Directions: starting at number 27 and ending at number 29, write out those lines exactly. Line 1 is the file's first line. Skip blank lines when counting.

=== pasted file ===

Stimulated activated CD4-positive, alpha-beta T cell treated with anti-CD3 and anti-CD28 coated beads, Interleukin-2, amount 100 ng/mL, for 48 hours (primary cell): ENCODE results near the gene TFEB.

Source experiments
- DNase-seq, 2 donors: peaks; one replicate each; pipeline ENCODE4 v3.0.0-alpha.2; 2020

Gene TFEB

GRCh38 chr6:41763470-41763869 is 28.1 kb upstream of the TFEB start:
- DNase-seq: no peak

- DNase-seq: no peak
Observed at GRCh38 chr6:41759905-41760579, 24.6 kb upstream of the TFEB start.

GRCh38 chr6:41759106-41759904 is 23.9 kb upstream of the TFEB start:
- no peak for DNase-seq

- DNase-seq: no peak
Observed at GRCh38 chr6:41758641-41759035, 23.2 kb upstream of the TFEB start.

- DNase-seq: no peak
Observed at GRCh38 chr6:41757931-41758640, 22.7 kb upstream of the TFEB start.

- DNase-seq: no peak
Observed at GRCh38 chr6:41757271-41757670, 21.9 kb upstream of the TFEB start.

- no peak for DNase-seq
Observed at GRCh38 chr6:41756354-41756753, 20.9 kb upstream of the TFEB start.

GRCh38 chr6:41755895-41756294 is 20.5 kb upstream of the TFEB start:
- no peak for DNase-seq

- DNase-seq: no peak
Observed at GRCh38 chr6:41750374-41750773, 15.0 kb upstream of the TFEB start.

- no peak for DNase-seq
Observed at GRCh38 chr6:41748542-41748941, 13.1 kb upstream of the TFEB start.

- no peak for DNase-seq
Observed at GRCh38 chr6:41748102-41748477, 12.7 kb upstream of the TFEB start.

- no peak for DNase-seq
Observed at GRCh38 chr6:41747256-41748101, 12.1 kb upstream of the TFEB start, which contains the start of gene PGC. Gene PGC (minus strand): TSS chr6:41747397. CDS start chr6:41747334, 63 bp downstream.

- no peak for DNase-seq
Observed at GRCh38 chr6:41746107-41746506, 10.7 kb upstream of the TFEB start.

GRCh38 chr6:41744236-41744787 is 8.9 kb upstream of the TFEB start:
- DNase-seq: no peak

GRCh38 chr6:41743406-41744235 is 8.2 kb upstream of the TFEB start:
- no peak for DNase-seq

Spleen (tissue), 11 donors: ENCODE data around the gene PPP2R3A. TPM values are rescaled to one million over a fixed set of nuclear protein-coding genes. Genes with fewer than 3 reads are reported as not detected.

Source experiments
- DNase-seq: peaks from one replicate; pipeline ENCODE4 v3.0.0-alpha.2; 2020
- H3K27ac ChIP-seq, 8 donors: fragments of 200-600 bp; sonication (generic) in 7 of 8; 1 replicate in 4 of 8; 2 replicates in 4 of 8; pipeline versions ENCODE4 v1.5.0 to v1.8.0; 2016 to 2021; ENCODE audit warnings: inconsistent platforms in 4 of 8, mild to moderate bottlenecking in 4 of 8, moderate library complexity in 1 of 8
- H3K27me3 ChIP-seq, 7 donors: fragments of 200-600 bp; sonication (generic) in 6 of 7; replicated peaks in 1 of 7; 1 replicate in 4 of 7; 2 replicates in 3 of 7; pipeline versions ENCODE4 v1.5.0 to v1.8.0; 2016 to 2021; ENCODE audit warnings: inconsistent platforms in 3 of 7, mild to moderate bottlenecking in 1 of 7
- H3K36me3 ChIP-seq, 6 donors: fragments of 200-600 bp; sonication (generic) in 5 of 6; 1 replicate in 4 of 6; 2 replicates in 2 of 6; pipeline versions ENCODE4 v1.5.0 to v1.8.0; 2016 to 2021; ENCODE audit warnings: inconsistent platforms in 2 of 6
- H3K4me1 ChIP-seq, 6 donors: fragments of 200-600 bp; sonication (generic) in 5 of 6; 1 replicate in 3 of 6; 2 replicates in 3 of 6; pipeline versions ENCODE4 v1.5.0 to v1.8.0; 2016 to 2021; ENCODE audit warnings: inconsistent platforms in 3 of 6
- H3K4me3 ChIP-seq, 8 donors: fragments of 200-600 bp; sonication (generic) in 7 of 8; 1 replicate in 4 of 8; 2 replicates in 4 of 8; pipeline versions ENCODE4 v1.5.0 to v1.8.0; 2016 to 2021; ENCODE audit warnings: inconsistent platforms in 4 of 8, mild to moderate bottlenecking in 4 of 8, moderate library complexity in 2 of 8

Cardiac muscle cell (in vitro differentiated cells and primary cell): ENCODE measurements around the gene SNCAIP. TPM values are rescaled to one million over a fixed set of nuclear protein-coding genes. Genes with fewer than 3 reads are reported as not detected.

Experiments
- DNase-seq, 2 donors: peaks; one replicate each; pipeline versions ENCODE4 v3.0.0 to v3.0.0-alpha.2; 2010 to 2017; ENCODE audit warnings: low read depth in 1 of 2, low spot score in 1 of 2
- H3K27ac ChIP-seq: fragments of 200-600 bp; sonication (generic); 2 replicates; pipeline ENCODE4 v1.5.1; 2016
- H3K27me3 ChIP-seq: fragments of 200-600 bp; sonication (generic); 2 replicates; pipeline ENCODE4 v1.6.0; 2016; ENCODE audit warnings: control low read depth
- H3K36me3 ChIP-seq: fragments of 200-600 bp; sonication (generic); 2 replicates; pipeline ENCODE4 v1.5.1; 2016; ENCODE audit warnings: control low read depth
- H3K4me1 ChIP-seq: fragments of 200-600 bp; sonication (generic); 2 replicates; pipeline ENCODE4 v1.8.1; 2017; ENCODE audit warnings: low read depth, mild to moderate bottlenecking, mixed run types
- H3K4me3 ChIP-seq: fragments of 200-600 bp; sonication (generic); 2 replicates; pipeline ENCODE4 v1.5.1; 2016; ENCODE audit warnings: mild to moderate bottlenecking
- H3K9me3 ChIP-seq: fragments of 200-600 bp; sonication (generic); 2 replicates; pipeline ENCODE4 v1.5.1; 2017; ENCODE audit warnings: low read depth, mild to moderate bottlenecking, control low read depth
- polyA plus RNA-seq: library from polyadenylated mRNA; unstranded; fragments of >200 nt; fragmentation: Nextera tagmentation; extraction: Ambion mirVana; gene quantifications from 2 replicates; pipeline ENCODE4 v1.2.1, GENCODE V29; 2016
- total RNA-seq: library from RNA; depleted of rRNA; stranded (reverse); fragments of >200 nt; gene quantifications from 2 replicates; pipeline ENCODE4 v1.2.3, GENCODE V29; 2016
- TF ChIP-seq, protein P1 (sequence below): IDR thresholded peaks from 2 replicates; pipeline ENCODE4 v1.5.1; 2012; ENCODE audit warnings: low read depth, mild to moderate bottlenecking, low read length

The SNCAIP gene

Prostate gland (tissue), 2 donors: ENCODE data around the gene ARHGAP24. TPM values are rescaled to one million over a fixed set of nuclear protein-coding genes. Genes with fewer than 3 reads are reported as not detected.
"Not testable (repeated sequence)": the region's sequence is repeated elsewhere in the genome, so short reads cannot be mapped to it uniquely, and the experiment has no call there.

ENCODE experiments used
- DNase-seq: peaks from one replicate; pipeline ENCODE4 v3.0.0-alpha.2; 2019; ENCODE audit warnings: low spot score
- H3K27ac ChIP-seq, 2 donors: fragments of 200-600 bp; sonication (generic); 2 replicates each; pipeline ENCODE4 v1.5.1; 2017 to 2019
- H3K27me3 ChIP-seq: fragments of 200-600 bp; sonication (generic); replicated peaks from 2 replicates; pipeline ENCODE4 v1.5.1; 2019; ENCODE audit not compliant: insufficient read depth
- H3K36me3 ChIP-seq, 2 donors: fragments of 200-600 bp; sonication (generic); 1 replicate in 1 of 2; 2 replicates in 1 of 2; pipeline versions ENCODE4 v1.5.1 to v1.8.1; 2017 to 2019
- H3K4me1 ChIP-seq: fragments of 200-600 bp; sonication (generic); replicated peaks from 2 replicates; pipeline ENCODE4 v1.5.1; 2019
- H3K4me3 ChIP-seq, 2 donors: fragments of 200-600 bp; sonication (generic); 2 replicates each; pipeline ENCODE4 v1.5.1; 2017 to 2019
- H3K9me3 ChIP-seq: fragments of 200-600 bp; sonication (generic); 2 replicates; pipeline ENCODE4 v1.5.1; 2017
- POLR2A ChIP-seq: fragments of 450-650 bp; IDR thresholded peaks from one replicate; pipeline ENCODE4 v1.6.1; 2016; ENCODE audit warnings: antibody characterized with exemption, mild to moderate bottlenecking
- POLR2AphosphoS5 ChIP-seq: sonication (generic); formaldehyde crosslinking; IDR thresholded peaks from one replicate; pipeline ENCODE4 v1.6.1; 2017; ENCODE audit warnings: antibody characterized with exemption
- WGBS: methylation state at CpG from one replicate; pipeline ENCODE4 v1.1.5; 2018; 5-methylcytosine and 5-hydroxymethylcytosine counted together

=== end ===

- no peak for DNase-seq
Observed at GRCh38 chr6:41747256-41748101, 12.1 kb upstream of the TFEB start, which contains the start of gene PGC. Gene PGC (minus strand): TSS chr6:41747397. CDS start chr6:41747334, 63 bp downstream.

- no peak for DNase-seq